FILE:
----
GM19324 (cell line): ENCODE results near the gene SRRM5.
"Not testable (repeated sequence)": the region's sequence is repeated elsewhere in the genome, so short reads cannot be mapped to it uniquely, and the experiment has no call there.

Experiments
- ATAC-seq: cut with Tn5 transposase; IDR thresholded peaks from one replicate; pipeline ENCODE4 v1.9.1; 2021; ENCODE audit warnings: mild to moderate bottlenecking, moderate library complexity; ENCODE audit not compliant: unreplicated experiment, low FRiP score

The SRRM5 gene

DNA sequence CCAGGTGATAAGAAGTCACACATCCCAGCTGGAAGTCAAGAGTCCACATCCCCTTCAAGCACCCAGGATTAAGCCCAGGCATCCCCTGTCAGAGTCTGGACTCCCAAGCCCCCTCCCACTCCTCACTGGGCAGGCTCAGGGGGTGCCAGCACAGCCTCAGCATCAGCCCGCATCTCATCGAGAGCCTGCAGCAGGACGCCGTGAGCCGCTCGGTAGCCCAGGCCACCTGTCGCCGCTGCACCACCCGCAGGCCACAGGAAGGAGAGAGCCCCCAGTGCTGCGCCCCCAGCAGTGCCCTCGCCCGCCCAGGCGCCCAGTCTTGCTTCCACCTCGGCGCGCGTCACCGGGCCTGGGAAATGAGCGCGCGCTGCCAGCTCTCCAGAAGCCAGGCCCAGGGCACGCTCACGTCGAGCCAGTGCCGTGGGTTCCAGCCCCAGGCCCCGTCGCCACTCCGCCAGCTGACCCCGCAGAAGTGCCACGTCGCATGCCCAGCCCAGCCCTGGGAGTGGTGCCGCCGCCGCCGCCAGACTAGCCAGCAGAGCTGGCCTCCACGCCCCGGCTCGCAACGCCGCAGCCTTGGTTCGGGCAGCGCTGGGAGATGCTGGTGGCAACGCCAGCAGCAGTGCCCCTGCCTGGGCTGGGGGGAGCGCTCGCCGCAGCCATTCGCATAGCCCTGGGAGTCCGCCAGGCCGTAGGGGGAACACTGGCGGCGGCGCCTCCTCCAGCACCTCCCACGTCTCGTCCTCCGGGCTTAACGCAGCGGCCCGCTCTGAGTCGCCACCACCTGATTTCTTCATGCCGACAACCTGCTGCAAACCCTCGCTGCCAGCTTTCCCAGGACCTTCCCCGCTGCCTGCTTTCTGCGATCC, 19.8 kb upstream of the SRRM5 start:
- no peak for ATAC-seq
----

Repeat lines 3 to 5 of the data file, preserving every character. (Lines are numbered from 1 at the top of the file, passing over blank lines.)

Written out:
Experiments
- ATAC-seq: cut with Tn5 transposase; IDR thresholded peaks from one replicate; pipeline ENCODE4 v1.9.1; 2021; ENCODE audit warnings: mild to moderate bottlenecking, moderate library complexity; ENCODE audit not compliant: unreplicated experiment, low FRiP score

The SRRM5 gene